This assault relates to the first step in this article. Your website may not be a direct target, but it can fall victim to the vulnerable software it uses. Attackers can create and utilize software that will search the internet for specific vulnerabilities in a plugin, theme, or CMS. Since these types of incursions are developed explicitly for a pointed strike, your site can be targeted for that hit. Again the best defense is to have your CMS, plugins, and themes up to date and only install reputable software from trusted developers.
While there are many types of attacks and exploits out in the wild, the great majority of them exploit human weakness. Elements that count on updated services may not be updated, therefore allowing for all sorts of exploits. As stated earlier, a website is a reflection of your business, and as such, it is crucial in today’s world, so its security should also be necessary.
Is there a 100% solution to server security? Unfortunately, no. But there are ways of defense that can be introduced. As always, Liquid Web is here for you and your business with our server protection package. In case everything else fails and your website still gets compromised, the most straightforward solution is to restore it. For that reason, backups are a vital part of any hosting plan. These will provide a fail-safe in case of injection. Liquid Web can help you with our wide variety of backup options like cloud server backups or Acronis cyber backups for dedicated servers.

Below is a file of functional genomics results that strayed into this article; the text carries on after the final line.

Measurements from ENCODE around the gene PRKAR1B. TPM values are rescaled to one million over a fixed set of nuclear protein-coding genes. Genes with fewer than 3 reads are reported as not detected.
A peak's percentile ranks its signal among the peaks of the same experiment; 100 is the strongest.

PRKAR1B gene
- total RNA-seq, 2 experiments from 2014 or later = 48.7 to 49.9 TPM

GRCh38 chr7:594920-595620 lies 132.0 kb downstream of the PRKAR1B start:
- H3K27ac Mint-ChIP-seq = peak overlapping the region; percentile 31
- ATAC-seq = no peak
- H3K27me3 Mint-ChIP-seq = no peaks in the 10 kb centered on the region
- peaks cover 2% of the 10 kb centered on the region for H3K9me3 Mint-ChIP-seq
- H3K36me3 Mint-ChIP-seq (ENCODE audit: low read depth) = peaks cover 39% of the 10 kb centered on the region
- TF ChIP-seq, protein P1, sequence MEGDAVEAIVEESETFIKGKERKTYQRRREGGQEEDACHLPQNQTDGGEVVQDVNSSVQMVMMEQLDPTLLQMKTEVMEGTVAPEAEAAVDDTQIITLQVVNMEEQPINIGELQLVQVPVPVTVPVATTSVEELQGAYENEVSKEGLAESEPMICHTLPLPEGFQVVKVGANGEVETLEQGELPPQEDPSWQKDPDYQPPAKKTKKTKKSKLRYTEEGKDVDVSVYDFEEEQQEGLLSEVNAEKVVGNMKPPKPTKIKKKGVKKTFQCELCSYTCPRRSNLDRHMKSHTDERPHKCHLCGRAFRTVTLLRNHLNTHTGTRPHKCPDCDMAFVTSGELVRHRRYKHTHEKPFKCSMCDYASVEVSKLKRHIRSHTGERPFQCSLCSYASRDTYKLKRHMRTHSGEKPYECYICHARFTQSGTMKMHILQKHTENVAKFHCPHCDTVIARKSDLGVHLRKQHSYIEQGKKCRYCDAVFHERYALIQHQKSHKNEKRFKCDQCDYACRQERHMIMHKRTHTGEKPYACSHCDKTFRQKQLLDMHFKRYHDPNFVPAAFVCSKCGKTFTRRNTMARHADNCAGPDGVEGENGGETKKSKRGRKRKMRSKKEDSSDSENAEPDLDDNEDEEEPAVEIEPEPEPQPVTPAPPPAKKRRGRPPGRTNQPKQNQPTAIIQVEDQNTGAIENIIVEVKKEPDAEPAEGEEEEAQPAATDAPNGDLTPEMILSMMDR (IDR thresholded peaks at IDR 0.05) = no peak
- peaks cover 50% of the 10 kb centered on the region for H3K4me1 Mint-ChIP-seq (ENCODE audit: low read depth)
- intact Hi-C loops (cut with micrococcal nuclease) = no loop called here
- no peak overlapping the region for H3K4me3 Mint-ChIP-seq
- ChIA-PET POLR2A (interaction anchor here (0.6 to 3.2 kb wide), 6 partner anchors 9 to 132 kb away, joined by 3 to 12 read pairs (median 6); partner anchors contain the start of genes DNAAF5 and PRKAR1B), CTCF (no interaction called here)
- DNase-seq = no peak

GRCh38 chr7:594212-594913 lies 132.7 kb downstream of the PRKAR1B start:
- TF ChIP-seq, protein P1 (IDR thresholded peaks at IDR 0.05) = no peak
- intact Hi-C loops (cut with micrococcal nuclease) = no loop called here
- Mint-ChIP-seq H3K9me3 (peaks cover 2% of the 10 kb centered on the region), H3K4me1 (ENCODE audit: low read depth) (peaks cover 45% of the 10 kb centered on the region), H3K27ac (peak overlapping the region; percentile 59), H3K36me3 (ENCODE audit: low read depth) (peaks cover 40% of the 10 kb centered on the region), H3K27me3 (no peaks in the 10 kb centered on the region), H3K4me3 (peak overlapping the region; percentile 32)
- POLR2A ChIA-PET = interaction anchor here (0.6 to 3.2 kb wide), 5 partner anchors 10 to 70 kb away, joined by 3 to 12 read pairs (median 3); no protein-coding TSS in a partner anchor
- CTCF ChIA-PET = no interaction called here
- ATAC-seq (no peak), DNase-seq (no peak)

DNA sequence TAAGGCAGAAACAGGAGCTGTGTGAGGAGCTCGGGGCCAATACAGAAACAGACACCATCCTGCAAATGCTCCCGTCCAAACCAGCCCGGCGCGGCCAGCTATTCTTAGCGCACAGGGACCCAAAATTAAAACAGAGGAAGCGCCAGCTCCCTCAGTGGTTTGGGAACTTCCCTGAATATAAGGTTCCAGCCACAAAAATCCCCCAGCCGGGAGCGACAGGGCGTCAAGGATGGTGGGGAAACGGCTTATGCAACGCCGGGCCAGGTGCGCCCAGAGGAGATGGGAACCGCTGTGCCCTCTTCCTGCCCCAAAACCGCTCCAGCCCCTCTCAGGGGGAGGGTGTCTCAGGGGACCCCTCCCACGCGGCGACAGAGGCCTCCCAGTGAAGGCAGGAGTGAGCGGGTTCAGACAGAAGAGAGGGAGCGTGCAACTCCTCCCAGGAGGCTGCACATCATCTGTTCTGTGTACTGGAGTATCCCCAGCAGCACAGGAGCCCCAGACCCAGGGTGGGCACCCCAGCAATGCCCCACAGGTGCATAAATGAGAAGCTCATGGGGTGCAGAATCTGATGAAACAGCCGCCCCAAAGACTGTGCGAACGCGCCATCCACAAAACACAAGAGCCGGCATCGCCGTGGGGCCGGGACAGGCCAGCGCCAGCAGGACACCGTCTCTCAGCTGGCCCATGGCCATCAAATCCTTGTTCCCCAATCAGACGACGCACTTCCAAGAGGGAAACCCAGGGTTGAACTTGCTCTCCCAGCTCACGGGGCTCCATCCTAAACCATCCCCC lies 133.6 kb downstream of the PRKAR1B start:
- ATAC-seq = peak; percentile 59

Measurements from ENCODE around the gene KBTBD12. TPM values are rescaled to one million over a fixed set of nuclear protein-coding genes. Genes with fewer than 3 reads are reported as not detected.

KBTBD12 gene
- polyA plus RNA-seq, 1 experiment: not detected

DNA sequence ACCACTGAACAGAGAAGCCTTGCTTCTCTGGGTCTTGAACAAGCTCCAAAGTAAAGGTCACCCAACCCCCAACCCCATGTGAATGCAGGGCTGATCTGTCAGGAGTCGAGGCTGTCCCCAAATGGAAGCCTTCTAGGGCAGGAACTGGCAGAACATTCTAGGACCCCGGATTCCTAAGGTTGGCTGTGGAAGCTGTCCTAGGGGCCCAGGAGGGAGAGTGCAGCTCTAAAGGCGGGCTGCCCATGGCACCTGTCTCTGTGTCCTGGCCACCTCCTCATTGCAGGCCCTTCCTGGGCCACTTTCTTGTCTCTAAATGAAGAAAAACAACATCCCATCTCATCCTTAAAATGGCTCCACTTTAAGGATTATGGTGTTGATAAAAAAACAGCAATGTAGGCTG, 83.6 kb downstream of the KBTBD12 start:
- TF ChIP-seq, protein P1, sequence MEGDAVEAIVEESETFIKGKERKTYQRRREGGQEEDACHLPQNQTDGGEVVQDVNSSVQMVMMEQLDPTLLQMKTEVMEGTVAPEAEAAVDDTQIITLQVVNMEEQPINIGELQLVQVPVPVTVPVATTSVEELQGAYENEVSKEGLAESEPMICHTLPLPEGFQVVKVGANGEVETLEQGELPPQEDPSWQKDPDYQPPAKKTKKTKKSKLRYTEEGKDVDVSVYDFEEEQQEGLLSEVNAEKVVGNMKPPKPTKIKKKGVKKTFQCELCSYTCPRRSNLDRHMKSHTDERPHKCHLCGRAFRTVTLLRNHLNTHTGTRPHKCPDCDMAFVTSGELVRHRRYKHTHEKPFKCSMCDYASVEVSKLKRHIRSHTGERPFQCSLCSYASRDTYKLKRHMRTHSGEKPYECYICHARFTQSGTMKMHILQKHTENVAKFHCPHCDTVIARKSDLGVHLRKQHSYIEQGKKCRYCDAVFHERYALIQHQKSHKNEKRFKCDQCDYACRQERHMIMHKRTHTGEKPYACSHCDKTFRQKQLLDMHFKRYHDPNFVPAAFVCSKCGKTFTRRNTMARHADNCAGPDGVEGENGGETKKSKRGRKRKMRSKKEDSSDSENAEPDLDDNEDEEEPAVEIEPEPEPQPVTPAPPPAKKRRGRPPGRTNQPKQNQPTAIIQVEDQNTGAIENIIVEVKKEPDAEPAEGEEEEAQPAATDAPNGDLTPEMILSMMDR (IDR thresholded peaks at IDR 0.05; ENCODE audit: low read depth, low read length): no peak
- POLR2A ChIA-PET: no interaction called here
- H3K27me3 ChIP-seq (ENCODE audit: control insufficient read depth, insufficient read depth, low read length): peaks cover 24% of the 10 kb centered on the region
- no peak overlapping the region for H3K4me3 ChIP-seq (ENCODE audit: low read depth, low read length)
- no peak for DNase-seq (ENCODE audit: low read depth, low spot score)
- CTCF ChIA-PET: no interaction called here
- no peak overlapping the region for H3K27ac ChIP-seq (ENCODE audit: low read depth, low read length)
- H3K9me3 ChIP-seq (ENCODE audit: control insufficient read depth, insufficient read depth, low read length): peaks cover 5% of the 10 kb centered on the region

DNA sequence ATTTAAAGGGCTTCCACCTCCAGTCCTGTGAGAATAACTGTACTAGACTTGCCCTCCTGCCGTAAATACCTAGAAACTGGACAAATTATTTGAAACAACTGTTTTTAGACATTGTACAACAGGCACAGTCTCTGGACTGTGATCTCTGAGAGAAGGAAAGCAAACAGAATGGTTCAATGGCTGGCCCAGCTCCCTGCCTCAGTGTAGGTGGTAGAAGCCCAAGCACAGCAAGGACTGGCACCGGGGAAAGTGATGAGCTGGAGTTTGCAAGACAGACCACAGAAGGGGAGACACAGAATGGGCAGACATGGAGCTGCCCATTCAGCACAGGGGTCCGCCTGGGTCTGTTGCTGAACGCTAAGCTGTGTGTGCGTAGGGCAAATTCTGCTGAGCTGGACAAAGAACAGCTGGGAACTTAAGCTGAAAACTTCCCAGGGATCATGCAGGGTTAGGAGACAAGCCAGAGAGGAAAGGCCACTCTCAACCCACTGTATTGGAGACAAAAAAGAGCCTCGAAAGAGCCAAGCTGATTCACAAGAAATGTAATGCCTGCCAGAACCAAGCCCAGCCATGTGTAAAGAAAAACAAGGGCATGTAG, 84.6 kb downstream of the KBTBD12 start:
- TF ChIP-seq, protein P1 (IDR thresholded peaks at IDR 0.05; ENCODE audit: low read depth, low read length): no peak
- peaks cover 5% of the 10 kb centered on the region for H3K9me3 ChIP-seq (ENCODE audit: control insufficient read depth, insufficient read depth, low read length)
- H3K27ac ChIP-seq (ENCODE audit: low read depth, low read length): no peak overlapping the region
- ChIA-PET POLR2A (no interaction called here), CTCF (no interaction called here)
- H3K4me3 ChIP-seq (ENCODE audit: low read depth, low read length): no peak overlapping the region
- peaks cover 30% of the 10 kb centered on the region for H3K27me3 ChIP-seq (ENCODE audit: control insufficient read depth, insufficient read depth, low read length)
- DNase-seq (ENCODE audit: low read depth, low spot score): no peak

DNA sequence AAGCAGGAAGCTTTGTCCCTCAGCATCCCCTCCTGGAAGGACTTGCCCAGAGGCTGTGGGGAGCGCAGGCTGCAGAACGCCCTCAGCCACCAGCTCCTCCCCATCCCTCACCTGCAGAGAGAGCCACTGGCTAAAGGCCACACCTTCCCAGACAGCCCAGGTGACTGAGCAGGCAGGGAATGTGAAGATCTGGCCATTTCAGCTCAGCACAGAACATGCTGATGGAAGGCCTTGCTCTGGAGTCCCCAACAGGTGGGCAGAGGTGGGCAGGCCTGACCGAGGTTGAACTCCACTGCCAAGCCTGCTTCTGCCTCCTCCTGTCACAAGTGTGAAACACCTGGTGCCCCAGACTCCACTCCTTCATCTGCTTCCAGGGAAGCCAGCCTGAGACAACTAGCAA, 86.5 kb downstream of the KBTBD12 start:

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About the Author: Danny Jensen
I am a 29 years old Linux admin, techie and nature lover who loves solving puzzles. When I am not behind the keyboard you can find me in the woods but I will still probably be thinking about that server or that ticket I saw today.